The building site was organised on the perimeter of the housing tower but leaving free access to the common space leading to the upper flats. This access was enhanced by the construction of two more lifts with translucent inner and outer faces, allowing some light inside the staircase landing and a glimpse outside. (2) The flats are extended with a self-supported metal structure on foundations that are added to the existing structure. On the long sides of the building, the living area of each flat is extended beyond the limit of the existing façades on metal platforms of 3×7.5m, in order to become a winter garden and a large glazed balcony. (3) On the short sides, lager extensions are destined to increase the floor area of the apartments occupied by families that grew larger, a solution that has been developed in dialogue with the inhabitants.
Although the concrete structure is preserved, the façades of prefabricate panels, with reconfigured windows and added insulation in 1980s, is replaced with large double-glazed bay windows, forming the first layer of the extension. (4) Through the design detail of terrace enclosures doubled by thermal curtains, the winter gardens are expected to increase the passive energy, reducing thus by 50% the consumption during the cold season. (5) To respond to the individual demands of each family, these new elements have played a role not only in the energy saving but also in reshaping the spatial configuration of the flats, getting rid of unnecessary walls. The initial surface of 8900m² corresponding to one hundred flats has thus been extended to 12460m². The nature of the building works is likely to keep the rents and the maintenance costs down, while the technical and spatial improvements are supported by the local authority, in an action that everybody – architects, client and tenants – wish exemplary.
This intervention demands careful detailing, often more difficult than the effort invested in new-built dwellings. This professional and civic eagerness to refurbish an existing block can bring us to important observations. In this particular case, the working detail leads to a clear design concept where the housing tower is no longer a symbol of social segregation. The refurbishment and extension of this existing building represents a polemic gesture in relation to the plans of building new tower blocks in Paris – an urban centre of ten million inhabitants from which only two million are living in Paris intra-muros. The solution of tall buildings (efficient from an economic view point) has been heavily criticised and, after several public meetings, abandoned. The only “towers” that have obtained for the moment the right to exceed the current limit of legal height in Paris are the office buildings. In this debate centred on the height of the future object, the architects Druot, Lacaton and Vassal plead for good living standards offered to all, through a careful reconfiguration of already existing flats.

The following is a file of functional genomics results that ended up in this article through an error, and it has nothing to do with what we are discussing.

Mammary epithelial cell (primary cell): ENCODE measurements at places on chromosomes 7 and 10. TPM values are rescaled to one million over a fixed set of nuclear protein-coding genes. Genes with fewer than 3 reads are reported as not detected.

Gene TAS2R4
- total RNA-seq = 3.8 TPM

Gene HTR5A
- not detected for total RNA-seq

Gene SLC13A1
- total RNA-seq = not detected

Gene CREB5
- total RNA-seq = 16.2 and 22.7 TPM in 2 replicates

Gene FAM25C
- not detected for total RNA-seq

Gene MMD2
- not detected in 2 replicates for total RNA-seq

Bois-le-Prêtre tower brings us back to the principle of a simple but apparently forgotten spatial organization, proposing a clear volume and generous usable area, with flexible openings towards light and air. The re-evaluation of a historical concept through the working detail gives a new reason for re-thinking our view on modernist mass housing projects. Maybe we should condemn less the post-war housing estates than the misuse of prefabricated concrete, badly assembled and finished. Maybe their failure was caused first of all by this poor detailing, not properly worked out and financed. Maybe after a long and costly detour through the urban sprawl of individual houses and a formal exuberance destined to a minority, we can re-visit the history of the Modern Movement and remember that “God is in the detail” .
In the specific case of Bois-le-Prêtre transformation, there is no worship of the construction detail for its own sake, or to the tower as architectural form. The detail is not an aim, but an effective and competent way to serve a social purpose. The central objective of Druot, Lacaton and Vassal is to improve the life conditions of the inhabitants that were threatened with displacement. On a Sunday afternoon, while visiting this building site approaching completion, I was impressed by the welcoming and polite attitude of the inhabitants – “Good afternoon ! Please come in ! Would you like to take the lift ? it’s new !” – all seemed proud of this achievement. In his work Histore(s) du cinema , Jean-Luc Godard noted with bitterness that no film was ever able to stop a war. This phrase can be more or less true for the cinema but, after this direct contact with the building site of Bois-le-Prêtre, I came back thinking that the architecture can influence people’s minds and behaviour.